Agitated Hodgson lashes out at growing England criticism
Roy Hodgson was just winding up to deliver one of the most passionate defences of his management of the England team when a reporter, keen to ask his own question, interrupted the 68-year-old.
Rather than take the easy way out and dodge addressing the criticism he has received, Hodgson said: "Just one second. I have to go through the histories first. Because I accept so many nonsenses that are said to me and written that I don't often get a chance to put things right. So I'd like to put one or two of them right."
The assembled pack hushed again and Hodgson was given the platform to justify the six changes against Slovakia, including resting captain Wayne Rooney, that have been blamed for England's failure to win Group B and go into what appears to be the easier half of the Euro 2016 knockout draw.
"They weren't wholesale changes from the team that finished the game against Wales," Hodgson said. "And the team that won the game in the second half against Wales, if I remember it correctly, was actually applauded and people thought it was the right team. So I don't really understand that side of it.
"I don't understand criticism of the full-backs because Tottenham Hotspur, and we're aware what players do in their club sides, they don't play Danny Rose and Kyle Walker three matches in a week. They play two others. And I would suggest that Nathaniel Clyne had a very, very good game, so I don't see what the point is.
"Really, you bring it down to two players that are being questioned - should Dele Alli and Wayne Rooney have played in place of Jordan Henderson and Jack Wilshere? What did you think Henderson was like?" This particular reporter answered: "I thought he played well." Hodgson continued: "So we're talking about one man. And that is amusing to me because, of all the players, I've actually had to stand up and put my neck on the line and defend and stick my chin out and say, 'I don't care what anyone else thinks, Wayne Rooney is going to the Euros. Wayne Rooney is our captain and Wayne Rooney is going to play'.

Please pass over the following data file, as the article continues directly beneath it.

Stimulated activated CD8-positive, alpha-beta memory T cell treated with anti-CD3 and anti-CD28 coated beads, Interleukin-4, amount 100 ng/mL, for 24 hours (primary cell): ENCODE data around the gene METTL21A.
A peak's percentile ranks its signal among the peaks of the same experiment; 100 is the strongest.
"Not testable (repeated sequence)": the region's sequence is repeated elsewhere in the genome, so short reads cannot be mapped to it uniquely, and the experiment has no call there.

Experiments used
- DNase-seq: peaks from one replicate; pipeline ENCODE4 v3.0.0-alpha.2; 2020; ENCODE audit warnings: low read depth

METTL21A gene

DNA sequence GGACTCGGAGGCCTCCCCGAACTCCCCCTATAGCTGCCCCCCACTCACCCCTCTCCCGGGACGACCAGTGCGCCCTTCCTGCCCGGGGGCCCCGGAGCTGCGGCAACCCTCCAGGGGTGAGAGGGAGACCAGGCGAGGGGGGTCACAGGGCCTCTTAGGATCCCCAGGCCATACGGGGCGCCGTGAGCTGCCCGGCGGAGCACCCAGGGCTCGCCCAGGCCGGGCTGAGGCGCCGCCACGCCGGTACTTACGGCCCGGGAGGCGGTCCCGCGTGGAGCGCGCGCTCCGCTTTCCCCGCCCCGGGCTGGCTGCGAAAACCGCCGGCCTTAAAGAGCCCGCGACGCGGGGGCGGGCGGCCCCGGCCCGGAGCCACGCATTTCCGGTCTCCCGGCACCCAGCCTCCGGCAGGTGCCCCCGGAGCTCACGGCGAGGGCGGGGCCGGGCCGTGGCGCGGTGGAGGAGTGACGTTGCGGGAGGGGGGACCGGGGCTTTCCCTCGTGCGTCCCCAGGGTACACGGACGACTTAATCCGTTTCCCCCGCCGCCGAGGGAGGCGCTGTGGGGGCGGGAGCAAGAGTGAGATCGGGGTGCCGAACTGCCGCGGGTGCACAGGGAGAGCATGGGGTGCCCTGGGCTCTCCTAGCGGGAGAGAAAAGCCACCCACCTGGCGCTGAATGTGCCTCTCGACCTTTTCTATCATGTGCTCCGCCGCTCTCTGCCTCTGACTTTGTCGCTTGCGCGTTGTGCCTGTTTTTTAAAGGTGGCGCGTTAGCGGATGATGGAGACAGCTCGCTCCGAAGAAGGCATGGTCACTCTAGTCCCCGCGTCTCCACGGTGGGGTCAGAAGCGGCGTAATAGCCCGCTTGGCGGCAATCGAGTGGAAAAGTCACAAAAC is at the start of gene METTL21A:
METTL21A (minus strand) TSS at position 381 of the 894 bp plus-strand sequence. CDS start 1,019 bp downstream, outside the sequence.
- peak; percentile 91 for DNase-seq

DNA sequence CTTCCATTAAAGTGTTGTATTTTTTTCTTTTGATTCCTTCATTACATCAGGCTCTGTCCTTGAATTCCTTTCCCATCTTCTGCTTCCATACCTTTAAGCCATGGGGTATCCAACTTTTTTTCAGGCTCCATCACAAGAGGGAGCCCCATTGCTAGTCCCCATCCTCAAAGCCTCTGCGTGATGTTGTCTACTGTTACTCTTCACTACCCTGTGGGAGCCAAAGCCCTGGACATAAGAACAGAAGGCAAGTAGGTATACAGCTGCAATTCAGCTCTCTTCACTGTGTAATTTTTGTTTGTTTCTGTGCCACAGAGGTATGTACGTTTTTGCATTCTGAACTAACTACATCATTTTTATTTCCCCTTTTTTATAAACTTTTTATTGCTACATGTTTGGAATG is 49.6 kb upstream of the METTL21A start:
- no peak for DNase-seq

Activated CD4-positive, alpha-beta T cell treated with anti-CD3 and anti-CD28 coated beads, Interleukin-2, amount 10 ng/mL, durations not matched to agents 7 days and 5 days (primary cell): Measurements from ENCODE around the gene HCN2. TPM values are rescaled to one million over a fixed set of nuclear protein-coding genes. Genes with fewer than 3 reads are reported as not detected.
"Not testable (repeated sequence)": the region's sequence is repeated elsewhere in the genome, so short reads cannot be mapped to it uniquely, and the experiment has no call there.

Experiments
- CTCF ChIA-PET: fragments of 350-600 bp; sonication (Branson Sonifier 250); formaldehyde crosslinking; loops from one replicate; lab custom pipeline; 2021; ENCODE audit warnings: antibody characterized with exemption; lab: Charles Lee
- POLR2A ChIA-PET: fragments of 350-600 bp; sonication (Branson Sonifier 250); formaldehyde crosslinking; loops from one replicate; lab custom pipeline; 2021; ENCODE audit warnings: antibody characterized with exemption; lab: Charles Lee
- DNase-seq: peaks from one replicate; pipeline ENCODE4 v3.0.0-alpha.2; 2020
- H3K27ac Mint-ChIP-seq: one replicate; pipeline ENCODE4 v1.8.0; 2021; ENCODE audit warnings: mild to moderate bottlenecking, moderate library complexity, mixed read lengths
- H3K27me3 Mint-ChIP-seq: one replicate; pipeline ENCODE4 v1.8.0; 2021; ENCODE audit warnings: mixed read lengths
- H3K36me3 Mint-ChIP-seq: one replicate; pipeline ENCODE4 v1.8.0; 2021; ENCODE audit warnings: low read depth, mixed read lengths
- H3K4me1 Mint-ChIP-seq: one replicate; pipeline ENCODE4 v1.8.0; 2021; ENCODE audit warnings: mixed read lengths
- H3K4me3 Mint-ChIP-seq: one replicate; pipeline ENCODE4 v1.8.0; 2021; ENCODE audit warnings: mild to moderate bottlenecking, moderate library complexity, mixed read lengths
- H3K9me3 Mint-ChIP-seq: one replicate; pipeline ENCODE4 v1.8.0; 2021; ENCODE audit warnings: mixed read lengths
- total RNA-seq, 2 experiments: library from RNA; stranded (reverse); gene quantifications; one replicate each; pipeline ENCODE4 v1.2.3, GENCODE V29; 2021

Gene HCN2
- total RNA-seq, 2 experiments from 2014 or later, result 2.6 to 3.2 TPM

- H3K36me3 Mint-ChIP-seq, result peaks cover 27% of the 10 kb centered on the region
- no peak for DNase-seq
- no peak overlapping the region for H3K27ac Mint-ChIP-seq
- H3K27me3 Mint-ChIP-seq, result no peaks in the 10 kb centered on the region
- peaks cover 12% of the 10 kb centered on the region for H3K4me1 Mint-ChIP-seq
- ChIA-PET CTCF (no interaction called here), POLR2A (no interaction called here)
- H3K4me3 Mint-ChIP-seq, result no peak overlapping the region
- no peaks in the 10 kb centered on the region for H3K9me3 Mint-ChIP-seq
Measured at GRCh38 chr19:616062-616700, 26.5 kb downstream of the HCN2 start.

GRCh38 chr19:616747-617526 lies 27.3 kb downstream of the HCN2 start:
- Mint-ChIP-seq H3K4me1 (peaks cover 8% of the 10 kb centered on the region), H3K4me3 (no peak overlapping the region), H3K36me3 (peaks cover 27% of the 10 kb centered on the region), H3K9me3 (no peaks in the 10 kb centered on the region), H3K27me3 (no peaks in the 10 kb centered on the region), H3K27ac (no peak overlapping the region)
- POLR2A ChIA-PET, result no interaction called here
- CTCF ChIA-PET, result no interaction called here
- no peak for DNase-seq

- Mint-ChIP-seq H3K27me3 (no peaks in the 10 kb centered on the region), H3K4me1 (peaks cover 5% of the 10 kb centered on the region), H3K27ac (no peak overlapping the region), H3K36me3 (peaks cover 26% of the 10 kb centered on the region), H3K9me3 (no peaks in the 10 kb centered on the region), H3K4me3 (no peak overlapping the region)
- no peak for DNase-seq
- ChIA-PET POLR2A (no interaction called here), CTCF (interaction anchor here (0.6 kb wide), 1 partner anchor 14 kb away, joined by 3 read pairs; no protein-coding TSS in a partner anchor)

"And now we didn't score against Slovakia, despite 29 shots and 15 corners and God knows what else, because Wayne Rooney didn't play more than 30 minutes? Well, excuse me. I find it hard to go along with that line of argument that I should now regret the fact that I didn't start with Rooney or that I didn't start with Harry Kane and Raheem Sterling. What if I had started with them and lost the game, I would have been criticised.
"The criticism is very simple. At the end of the game you can play well or you can play badly. We won all our three preparation games. I don't think we played particularly well in any of the three, but we won them. So everyone was hunky dory and fine.
"Here, in my opinion, we've played better. I think it bodes well for the future, what we're doing here. But we haven't won, so therefore results are bad and therefore we are bad. That's life. I accept it.
"I'm not trying to gloss over that in any way. But I can't be as facile as to say, 'Yeah, you're right. I wish to God now we had played Wayne Rooney'. Because I don't know if we'd played Wayne Rooney the score would have been any different. It wasn't when he came on."
In terms of England's performances so far in France, Hodgson said: "I don't think it is great that we have dominated and not won the games. If that criticism is there, I don't think it is good we need so many chances to score a goal. I am a football coach and players would agree with me as well, if that is the criticism, we'll have to accept it.
"I would be a bit surprised if you said that I was getting a lot of criticism as people are saying the team is no good. That would surprise me a bit and I would try to defend that. But I don't think there is anything to defend personally about the way the actual team has worked, the amount of effort put in and their desire to win the game, the quality of their passing and movement, the control they have had.
"I don't personally see they should be criticised for that. But, yes, criticise me and the team because we haven't won, by all means. There is nothing we can do about that. That is a fair criticism and we'll try to put it right by winning the next one."
The next one may well be another war of attrition with Iceland, who England face in Nice tomorrow night, and who are expected to copy the example set by Slovakia and put plenty of men behind the ball.
Should England win, then they will most likely have to get past France and Spain or Germany to reach the final, but Hodgson believes his team's opponents have as much reason to worry as his players.
"I agree, they do look like stronger teams, but you don't know how they're going to play," said Hodgson. "Spain surprised everybody by, like ourselves, not winning their group.
"The other thing is that, if you want to go further in the competition, you're going to meet these teams - you'll meet them in the quarters, the semis or the final itself. So, I don't think it's a spurious argument, but it's one that I don't make because I have faith in this team. I think it's a good team, a good bunch of players, they're giving their all for the team. Whoever we play will not be jumping for joy at the prospect of facing us."